War of the Rebellion: Serial 037 Page 0141 Chapter XXXVI. ENGAGEMENT AT BIG BLACK RIVER BRIDGE, MISS.

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Twenty-SECOND who did not go into the fort sheltered themselves in the ditch in its front and the gullies washed on the sides of the hill, and opened a vigorous and effective fire upon the rebels. On the left, the Eleventh Wisconsin Volunteers, colonel Harris, with portions of the Twenty-SECOND and Twenty-first Iowa Volunteers, which had become detached from their commands, and Ninety-seventh Illinois, succeeded in crossing the brow of the hill, under shelter of which their line had been formed; but, unfortunately, between them and the enemy's pits in their front was a deep and hitherto concealed ravine, filled my's pits in their front was a deep and hitherto concealed ravine, filled with abais. Into this Colonel Harris moved with his command, but beyond it, owing party to the difficulty of the ravine itself, partly to the concentrated fire of the enemy, and party to a want of sufficient support, he found in impossible to advance. Disposing of his men in the bottom and along the sides of the ravine as best he could, he halted and bravely held his ground. In the mean time Landram's brigade had moved forward to my support, and as it came up into the ravine the Nineteenth Kentucky was ordered to move over the hill to the assistance of the Eleventh Wisconsin Volunteers, which under the leadership of the major commanding, they promptly did, losing, however, many men in the passage, among whom, I regret to say, was their gallant major. The Seventy-seventh Illinois moved up to the right to the support of the Twenty-SECOND and Twenty-first Iowa. Facing the fire of the enemy, they advanced upon the rebel fort, and planted their banner on its walls beside those of the Twenty-SECOND Iowa. The One hundred and thirtieth Illinois halted in the ravine as a reserve; but while my command was being strengthened, as above, the enemy were not idle. Heavy re-enforcements had been drawn from their right and massed in my front behind their works. As my men were already much exhausted, and as the re-enforcements sent them were Light, farther advance under the circumstances was deemed impracticable, and orders were accordingly issued directing the men of the two brigades to hold the ground already gained, and this with the hope that re-enforcements, however, could be spared us during the forenoon, and until late in the afternoon our position remained the same as in the morning. All the efforts of the enemy to dislodge or drive us back were unavailing. At sunset, however, a determined rush was made by the rebels to regain possession of their work, which, in consequence of the exhaustion of the men holding it, was successful. Falling back a few rods from the rebel works. A heavy fire was protection of the crest of the hill, my men halted and opened such a fire upon the enemy as effectually checked their advance and compelled them to remain close under the protection of their works. A heavy fire was kept up from both sides until dark, when by mutual consent, it ceased. At 8 p. m. I received orders to withdraw my men and occupy the same ground I held the evening before the charge, with was promptly done, after bringing off all my wounded, with the exception of those in the ditch immediately under the rebels works. The loss of the brigade in the course of the day's fighting was very heavy. Out of the three regiments composing it, 375 were killed, wounded, and MISSING. An official list is herewith submitted. *Among the killed I regret to name Lieutenant-Colonel Dunlap, of the Twenty-first Iowa, who though quite lame from a wounded in the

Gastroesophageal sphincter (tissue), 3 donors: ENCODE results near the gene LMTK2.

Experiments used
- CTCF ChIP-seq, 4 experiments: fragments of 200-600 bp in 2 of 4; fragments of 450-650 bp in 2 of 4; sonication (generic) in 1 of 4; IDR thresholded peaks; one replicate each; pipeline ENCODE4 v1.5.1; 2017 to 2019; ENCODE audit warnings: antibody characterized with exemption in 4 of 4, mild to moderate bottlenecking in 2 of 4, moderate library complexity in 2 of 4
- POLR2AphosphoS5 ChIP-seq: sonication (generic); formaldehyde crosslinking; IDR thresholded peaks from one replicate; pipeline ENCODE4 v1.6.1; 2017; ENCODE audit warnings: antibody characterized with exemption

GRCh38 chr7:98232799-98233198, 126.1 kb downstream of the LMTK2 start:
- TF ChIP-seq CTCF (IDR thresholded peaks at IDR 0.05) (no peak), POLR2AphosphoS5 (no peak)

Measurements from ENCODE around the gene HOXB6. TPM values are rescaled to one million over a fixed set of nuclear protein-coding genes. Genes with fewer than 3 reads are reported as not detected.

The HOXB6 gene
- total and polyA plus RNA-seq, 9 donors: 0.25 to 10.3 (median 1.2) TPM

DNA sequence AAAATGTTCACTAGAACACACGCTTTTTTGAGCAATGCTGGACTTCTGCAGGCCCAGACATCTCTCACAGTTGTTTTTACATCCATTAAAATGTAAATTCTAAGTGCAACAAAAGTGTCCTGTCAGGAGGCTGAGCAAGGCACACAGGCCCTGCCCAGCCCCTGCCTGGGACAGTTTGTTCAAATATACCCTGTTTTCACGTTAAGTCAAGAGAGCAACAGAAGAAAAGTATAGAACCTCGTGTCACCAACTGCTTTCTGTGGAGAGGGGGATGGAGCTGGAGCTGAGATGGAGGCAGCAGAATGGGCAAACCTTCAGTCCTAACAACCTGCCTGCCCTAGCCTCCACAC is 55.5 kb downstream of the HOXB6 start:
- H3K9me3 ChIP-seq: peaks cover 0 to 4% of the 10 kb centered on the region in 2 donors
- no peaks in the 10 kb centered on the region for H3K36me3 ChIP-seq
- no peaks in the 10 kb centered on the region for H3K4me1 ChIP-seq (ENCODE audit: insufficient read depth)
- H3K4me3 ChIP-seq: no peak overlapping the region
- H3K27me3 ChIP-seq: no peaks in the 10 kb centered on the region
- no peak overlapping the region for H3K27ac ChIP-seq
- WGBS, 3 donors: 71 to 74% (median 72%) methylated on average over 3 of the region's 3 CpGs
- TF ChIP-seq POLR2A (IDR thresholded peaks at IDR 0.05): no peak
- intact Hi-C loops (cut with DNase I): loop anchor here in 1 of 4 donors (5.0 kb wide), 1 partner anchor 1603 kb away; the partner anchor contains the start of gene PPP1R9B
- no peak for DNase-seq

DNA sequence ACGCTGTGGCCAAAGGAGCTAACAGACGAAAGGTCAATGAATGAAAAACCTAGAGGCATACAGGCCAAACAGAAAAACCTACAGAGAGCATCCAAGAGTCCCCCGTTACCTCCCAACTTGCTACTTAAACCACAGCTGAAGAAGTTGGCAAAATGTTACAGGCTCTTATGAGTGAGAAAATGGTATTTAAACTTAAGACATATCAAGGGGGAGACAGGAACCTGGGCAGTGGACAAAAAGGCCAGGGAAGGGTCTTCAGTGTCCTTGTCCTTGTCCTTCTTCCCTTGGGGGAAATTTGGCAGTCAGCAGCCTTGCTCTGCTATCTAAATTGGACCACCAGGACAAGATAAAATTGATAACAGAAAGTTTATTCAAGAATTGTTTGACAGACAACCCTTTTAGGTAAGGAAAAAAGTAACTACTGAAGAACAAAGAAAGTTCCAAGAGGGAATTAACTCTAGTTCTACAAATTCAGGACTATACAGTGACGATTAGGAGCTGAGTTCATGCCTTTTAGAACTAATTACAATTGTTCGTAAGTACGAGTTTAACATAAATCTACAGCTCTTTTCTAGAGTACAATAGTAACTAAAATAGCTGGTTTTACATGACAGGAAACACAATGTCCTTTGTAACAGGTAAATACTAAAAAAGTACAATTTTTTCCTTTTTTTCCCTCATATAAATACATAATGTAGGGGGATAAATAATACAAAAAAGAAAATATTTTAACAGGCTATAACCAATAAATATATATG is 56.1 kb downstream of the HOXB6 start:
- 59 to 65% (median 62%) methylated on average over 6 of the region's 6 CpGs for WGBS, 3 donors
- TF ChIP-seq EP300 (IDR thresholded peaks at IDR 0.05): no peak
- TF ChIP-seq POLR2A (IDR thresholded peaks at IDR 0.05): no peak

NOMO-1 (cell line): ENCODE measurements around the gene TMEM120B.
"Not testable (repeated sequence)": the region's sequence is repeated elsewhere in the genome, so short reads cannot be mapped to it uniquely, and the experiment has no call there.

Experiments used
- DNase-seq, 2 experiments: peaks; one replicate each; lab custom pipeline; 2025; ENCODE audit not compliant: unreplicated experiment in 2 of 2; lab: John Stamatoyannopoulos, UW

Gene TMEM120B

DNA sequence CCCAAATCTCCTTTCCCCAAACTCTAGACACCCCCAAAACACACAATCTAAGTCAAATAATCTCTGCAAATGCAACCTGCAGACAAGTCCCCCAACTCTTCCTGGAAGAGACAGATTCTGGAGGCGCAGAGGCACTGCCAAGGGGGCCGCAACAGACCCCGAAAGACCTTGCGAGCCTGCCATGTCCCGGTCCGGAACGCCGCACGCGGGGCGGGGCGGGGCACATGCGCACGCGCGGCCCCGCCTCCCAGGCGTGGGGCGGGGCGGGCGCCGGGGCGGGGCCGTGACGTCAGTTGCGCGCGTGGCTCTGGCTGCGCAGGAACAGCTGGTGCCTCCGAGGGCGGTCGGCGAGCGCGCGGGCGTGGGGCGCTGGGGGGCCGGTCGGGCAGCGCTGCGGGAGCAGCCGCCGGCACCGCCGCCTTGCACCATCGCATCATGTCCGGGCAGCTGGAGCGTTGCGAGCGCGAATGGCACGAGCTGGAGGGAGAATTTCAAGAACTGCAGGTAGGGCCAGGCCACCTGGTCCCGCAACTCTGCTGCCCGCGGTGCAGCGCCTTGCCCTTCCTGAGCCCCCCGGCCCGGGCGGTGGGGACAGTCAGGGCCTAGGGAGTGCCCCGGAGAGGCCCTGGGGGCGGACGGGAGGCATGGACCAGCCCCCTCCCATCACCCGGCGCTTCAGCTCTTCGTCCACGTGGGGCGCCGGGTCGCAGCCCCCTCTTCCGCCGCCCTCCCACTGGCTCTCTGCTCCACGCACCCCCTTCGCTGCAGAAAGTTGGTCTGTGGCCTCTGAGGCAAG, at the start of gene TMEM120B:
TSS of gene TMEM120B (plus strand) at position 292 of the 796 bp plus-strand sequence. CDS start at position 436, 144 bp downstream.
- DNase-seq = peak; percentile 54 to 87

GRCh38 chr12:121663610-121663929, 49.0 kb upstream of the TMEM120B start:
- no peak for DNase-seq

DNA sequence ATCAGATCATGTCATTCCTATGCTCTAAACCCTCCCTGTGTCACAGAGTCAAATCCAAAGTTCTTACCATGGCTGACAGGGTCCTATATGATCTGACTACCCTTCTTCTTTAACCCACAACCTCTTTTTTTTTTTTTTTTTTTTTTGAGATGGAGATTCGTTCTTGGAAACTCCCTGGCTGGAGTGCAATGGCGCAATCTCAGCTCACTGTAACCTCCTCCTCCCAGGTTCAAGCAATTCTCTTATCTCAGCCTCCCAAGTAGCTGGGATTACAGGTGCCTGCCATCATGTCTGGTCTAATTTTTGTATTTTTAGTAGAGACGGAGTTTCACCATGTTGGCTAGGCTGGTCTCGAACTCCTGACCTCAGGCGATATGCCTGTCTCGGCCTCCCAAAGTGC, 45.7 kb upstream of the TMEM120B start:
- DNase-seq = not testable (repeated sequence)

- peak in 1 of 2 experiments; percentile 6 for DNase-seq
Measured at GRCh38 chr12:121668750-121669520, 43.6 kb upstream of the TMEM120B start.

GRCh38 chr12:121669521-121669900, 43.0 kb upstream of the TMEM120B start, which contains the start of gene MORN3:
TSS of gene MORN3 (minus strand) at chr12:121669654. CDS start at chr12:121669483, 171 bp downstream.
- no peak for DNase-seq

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*Not found; but sec revised statement, p. 161

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